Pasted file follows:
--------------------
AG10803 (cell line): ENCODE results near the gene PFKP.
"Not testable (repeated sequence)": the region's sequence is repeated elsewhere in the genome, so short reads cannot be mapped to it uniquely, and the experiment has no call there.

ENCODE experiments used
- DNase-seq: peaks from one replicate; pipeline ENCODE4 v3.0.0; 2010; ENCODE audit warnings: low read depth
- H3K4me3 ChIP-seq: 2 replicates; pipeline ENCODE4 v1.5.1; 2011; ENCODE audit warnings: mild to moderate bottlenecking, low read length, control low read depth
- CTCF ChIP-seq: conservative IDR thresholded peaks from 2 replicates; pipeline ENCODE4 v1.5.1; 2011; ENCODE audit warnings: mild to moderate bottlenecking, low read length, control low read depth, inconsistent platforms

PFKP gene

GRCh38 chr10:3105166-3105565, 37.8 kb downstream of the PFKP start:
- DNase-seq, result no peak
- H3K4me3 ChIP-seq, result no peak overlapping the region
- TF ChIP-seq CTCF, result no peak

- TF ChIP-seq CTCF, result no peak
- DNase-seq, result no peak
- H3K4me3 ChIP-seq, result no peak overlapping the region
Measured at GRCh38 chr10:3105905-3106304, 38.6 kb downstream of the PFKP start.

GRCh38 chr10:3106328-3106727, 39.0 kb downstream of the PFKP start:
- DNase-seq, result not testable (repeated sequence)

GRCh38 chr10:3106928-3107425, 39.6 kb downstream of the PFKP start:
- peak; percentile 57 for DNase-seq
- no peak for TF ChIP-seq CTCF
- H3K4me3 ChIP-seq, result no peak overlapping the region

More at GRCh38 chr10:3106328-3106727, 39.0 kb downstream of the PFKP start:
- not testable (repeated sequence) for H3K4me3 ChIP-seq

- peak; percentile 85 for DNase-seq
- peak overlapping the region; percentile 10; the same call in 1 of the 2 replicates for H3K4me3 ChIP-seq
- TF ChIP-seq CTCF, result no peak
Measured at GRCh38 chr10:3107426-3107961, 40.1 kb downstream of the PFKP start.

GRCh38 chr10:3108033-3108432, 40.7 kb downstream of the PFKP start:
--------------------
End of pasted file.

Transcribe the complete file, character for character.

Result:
AG10803 (cell line): ENCODE results near the gene PFKP.
"Not testable (repeated sequence)": the region's sequence is repeated elsewhere in the genome, so short reads cannot be mapped to it uniquely, and the experiment has no call there.

ENCODE experiments used
- DNase-seq: peaks from one replicate; pipeline ENCODE4 v3.0.0; 2010; ENCODE audit warnings: low read depth
- H3K4me3 ChIP-seq: 2 replicates; pipeline ENCODE4 v1.5.1; 2011; ENCODE audit warnings: mild to moderate bottlenecking, low read length, control low read depth
- CTCF ChIP-seq: conservative IDR thresholded peaks from 2 replicates; pipeline ENCODE4 v1.5.1; 2011; ENCODE audit warnings: mild to moderate bottlenecking, low read length, control low read depth, inconsistent platforms

PFKP gene

GRCh38 chr10:3105166-3105565, 37.8 kb downstream of the PFKP start:
- DNase-seq, result no peak
- H3K4me3 ChIP-seq, result no peak overlapping the region
- TF ChIP-seq CTCF, result no peak

- TF ChIP-seq CTCF, result no peak
- DNase-seq, result no peak
- H3K4me3 ChIP-seq, result no peak overlapping the region
Measured at GRCh38 chr10:3105905-3106304, 38.6 kb downstream of the PFKP start.

GRCh38 chr10:3106328-3106727, 39.0 kb downstream of the PFKP start:
- DNase-seq, result not testable (repeated sequence)

GRCh38 chr10:3106928-3107425, 39.6 kb downstream of the PFKP start:
- peak; percentile 57 for DNase-seq
- no peak for TF ChIP-seq CTCF
- H3K4me3 ChIP-seq, result no peak overlapping the region

More at GRCh38 chr10:3106328-3106727, 39.0 kb downstream of the PFKP start:
- not testable (repeated sequence) for H3K4me3 ChIP-seq

- peak; percentile 85 for DNase-seq
- peak overlapping the region; percentile 10; the same call in 1 of the 2 replicates for H3K4me3 ChIP-seq
- TF ChIP-seq CTCF, result no peak
Measured at GRCh38 chr10:3107426-3107961, 40.1 kb downstream of the PFKP start.

GRCh38 chr10:3108033-3108432, 40.7 kb downstream of the PFKP start: